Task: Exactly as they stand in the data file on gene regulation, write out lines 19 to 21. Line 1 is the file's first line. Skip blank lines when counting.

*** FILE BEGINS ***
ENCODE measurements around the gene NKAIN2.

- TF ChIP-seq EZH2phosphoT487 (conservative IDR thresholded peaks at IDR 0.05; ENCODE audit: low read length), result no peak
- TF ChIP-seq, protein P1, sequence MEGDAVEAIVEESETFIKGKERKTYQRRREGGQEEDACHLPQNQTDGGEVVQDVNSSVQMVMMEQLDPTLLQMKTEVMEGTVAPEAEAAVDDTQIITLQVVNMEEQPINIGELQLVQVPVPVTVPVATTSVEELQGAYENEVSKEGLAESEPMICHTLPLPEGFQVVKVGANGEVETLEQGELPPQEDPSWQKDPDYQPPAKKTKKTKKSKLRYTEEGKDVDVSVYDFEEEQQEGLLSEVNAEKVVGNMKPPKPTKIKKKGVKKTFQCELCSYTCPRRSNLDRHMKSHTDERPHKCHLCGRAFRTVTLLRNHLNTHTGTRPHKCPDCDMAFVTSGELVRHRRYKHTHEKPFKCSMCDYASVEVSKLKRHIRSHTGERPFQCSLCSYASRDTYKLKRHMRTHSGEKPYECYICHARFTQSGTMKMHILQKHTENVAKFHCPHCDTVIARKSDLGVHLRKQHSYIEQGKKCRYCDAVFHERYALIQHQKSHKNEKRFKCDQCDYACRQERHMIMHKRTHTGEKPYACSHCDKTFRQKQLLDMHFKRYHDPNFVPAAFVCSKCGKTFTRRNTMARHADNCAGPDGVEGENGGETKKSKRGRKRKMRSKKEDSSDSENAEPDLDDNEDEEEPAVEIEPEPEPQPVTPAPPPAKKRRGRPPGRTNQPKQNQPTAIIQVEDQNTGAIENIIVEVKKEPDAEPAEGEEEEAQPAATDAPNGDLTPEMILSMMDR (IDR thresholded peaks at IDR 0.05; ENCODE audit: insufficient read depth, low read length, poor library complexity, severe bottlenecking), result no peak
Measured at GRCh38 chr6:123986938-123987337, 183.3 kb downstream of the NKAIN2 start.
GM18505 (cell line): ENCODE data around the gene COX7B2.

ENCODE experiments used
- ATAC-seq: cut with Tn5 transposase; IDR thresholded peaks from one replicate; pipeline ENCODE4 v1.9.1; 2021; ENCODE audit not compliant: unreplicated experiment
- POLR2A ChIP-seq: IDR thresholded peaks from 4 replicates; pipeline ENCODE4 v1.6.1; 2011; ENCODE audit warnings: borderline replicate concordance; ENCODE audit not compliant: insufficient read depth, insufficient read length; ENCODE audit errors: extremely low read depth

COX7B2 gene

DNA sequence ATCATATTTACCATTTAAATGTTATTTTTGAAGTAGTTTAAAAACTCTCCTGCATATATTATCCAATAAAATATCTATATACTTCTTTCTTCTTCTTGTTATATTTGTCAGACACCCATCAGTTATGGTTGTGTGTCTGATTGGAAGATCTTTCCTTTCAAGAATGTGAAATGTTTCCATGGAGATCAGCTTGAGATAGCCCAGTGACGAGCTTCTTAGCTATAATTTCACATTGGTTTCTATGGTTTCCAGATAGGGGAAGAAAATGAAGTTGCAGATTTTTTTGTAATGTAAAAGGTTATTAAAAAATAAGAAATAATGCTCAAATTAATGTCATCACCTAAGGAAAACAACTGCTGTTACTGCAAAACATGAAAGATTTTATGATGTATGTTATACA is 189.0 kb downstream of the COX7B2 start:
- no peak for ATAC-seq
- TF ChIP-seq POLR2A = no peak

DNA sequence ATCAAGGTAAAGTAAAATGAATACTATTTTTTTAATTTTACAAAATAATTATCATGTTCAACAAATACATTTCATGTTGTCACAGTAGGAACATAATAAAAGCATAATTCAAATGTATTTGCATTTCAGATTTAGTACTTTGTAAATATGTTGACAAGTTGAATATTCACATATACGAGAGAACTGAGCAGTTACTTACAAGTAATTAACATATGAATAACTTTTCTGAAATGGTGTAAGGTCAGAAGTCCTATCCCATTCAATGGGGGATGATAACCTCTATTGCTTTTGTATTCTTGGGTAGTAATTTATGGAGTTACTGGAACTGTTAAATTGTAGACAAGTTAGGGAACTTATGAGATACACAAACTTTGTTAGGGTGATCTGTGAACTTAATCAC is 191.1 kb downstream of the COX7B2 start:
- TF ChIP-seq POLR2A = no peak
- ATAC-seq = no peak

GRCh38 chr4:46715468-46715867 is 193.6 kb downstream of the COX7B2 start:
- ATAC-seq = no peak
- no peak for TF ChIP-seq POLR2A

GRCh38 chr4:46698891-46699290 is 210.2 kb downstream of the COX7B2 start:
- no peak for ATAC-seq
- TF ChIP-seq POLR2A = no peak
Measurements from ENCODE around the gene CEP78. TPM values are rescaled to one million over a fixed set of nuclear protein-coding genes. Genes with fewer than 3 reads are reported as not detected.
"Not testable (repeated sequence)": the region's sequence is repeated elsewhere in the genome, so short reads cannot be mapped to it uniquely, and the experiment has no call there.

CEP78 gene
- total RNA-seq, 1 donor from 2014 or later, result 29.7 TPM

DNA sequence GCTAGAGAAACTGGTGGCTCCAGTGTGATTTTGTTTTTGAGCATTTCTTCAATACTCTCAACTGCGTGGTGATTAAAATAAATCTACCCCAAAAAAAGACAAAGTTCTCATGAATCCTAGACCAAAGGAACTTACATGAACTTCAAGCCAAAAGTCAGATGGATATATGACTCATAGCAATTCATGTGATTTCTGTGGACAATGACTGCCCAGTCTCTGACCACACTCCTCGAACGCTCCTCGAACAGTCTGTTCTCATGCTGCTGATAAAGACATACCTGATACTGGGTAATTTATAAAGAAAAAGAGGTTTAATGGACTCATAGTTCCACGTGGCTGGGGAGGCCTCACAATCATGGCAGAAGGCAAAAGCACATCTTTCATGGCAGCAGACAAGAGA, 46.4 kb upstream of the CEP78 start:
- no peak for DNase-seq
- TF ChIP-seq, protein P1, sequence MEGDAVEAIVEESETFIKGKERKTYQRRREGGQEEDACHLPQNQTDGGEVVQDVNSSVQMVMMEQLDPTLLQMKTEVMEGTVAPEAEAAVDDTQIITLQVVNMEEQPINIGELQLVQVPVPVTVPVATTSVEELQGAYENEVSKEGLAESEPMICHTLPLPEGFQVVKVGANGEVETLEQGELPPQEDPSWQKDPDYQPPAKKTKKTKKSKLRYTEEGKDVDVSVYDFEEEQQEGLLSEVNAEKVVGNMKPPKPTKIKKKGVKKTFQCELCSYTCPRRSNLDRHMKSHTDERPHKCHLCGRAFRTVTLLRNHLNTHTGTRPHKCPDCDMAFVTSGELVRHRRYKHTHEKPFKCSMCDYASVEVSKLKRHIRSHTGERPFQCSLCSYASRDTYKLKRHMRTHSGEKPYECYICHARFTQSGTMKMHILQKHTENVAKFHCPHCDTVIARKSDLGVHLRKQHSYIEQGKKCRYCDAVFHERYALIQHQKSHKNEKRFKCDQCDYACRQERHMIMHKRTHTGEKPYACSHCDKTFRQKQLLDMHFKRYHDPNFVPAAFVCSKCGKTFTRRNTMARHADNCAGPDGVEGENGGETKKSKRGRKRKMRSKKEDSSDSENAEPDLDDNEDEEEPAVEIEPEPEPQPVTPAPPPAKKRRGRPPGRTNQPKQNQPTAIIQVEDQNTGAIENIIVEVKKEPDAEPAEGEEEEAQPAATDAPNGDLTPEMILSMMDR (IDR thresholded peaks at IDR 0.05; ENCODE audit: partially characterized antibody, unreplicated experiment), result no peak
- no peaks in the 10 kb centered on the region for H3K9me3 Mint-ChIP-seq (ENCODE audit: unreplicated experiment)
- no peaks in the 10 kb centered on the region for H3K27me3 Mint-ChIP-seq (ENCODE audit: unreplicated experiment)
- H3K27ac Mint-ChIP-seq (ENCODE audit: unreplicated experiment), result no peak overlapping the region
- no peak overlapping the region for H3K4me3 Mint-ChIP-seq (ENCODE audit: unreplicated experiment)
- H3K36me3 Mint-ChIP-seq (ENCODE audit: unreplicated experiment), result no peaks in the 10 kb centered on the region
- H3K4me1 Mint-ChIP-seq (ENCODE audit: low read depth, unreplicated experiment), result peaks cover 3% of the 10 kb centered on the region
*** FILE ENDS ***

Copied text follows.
GRCh38 chr4:46698891-46699290 is 210.2 kb downstream of the COX7B2 start:
- no peak for ATAC-seq
- TF ChIP-seq POLR2A = no peak